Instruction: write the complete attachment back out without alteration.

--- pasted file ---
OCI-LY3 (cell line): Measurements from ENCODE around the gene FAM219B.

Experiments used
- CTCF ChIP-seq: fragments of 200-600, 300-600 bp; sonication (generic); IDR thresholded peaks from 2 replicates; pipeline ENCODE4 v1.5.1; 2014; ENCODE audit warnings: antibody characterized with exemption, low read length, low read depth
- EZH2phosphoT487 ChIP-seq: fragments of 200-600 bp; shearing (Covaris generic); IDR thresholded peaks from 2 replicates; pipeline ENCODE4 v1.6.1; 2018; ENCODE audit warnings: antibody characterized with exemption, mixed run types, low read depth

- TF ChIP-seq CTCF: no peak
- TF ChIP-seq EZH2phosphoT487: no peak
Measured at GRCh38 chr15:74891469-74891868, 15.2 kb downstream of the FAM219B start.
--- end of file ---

OCI-LY3 (cell line): Measurements from ENCODE around the gene FAM219B.

Experiments used
- CTCF ChIP-seq: fragments of 200-600, 300-600 bp; sonication (generic); IDR thresholded peaks from 2 replicates; pipeline ENCODE4 v1.5.1; 2014; ENCODE audit warnings: antibody characterized with exemption, low read length, low read depth
- EZH2phosphoT487 ChIP-seq: fragments of 200-600 bp; shearing (Covaris generic); IDR thresholded peaks from 2 replicates; pipeline ENCODE4 v1.6.1; 2018; ENCODE audit warnings: antibody characterized with exemption, mixed run types, low read depth

- TF ChIP-seq CTCF: no peak
- TF ChIP-seq EZH2phosphoT487: no peak
Measured at GRCh38 chr15:74891469-74891868, 15.2 kb downstream of the FAM219B start.